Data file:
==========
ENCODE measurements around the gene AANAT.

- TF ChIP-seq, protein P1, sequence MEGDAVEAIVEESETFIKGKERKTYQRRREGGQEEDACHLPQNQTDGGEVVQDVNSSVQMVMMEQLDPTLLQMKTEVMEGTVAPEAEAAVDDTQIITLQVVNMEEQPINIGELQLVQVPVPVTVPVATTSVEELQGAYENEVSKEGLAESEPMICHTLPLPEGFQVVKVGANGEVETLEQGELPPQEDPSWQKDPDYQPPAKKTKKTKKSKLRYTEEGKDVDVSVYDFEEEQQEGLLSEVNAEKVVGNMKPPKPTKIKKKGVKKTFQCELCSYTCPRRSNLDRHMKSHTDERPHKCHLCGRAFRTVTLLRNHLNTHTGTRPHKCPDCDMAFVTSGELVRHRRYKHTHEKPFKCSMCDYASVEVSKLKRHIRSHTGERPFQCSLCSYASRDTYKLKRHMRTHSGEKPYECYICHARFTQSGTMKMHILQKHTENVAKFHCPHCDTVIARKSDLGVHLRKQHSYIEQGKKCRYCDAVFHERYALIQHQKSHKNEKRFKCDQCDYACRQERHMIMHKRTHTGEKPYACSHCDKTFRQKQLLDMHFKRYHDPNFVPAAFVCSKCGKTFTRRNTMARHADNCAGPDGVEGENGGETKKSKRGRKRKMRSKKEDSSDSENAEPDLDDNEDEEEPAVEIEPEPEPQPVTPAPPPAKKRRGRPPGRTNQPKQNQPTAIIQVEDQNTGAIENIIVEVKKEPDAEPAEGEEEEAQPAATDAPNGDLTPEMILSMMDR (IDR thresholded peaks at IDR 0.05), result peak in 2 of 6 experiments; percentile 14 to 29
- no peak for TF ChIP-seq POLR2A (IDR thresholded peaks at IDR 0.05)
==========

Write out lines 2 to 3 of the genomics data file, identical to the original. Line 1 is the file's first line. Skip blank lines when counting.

- TF ChIP-seq, protein P1, sequence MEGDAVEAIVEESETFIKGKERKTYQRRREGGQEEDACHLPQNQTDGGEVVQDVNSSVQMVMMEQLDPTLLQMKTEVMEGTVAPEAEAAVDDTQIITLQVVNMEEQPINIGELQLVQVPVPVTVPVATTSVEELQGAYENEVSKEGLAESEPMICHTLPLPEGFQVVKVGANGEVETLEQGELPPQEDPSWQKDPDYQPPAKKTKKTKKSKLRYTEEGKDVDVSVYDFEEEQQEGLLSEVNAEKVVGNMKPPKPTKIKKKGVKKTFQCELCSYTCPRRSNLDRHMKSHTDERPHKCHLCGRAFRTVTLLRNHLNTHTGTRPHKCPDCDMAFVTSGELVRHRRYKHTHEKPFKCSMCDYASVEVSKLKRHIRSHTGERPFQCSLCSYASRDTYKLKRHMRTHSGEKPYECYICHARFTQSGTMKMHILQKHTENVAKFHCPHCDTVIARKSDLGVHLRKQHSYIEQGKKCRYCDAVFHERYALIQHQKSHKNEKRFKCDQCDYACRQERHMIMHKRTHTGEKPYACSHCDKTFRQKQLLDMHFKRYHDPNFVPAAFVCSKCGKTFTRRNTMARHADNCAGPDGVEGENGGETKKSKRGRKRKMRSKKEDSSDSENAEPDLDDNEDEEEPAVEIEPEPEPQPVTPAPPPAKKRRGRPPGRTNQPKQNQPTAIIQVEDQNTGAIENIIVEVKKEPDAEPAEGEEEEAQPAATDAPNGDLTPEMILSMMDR (IDR thresholded peaks at IDR 0.05), result peak in 2 of 6 experiments; percentile 14 to 29
- no peak for TF ChIP-seq POLR2A (IDR thresholded peaks at IDR 0.05)